Because several components of Dating Matters are implemented through the schools, several grantee sites have taken steps for the health department to become a visible, positive, and collaborative presence in the Dating Matters schools. For example, health department staff attend and volunteer at school activities and lend a hand to the schools in other helpful ways. By being present and available to assist the schools in their activities, the health departments have become resources to the schools thereby facilitating collaboration on Dating Matters activities.
Building a Community Voice for Dating Matters
Although the core program activities involved in Dating Matters are consistent across cities, each site is working with participating communities to make Dating Matters their own. This process involves fostering community ownership and engagement. A key part of this involves the formation of community advisory boards (CAB). At each site, the health department has assembled a board of representatives from multiple sectors including education, law enforcement, parents, and youth. CABs may be newly formed for Dating Matters or may be a dating violence prevention arm of an existing CAB. CAB members are not only working to build community support and engagement in Dating Matters activities but also have played a critical role in Dating Matters by reviewing and providing feedback on program components. CABs are working to ensure that Dating Matters meets each participating community's unique needs and is integrated into existing adolescent health or violence prevention activities. In addition, the CAB will be actively involved in planning for the sustainability of Dating Matters in each community and for leveraging Dating Matters for other health promotion opportunities.
Engaging Multiple Influencers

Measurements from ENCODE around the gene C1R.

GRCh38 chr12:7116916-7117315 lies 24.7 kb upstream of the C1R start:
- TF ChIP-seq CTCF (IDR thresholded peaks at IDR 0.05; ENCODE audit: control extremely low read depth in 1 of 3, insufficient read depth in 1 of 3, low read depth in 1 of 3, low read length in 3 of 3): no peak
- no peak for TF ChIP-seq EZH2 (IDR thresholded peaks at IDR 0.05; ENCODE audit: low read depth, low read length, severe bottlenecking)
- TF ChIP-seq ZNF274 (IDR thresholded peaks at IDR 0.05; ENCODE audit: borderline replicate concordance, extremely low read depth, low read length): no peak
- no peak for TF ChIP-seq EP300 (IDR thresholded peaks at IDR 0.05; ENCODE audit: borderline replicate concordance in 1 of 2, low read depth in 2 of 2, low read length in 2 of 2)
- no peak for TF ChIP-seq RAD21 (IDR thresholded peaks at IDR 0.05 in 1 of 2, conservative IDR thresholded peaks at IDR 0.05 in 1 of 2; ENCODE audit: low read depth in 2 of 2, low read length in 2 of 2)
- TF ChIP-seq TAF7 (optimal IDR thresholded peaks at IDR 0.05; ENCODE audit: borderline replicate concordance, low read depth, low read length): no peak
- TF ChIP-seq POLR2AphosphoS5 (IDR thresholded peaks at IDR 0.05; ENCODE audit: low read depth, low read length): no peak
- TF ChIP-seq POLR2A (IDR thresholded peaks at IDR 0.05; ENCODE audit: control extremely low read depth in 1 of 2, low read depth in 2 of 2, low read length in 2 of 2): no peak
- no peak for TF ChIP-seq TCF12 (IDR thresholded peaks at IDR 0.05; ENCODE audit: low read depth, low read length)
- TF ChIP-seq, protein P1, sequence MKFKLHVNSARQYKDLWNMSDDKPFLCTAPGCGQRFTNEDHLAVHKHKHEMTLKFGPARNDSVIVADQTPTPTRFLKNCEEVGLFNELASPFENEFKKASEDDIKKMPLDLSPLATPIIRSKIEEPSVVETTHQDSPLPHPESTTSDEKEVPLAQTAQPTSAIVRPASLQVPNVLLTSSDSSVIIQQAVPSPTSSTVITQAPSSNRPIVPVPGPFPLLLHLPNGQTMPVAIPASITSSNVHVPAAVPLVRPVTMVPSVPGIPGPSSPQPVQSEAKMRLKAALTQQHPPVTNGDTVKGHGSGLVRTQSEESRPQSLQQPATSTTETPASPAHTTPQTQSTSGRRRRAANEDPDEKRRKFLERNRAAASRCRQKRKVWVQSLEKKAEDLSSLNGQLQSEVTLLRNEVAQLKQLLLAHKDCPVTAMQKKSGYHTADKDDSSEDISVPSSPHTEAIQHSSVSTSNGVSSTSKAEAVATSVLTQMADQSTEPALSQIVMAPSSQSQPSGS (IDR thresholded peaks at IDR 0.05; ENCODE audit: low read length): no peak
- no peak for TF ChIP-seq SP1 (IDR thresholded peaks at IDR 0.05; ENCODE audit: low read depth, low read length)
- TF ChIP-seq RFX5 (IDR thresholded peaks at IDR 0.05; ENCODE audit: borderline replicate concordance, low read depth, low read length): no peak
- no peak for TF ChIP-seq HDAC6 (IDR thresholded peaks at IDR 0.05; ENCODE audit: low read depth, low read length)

As part of the comprehensive approach of Dating Matters, programmatic components engage multiple influencers who have the opportunity to prevent dating violence among middle school youth. These influencers include influential high school youth, teachers, and parents. Across funded communities, health departments are using a variety of innovative strategies to engage these individuals. For example, parents are being recruited from schools, faith-based and other community organizations. Parent programs are being offered in Spanish and English to engage parents from different cultural and ethnic backgrounds. Through Dating Matters programs, parents' positive parenting skills are enhanced in order to improve parent-child communication and relationships and increase parental monitoring and supervision. High school youth are being trained as ambassadors to promote healthy, respectful relationships. Teachers are participating in dating violence training to better recognize and prevent dating violence in school in addition to participating as program implementers in some communities. Communities' use of multiple influencers ensures that middle school youth receive consistent and cohesive healthy relationship skills and information and that older teens, teachers, and parents can be role models of healthy relationships for these youth.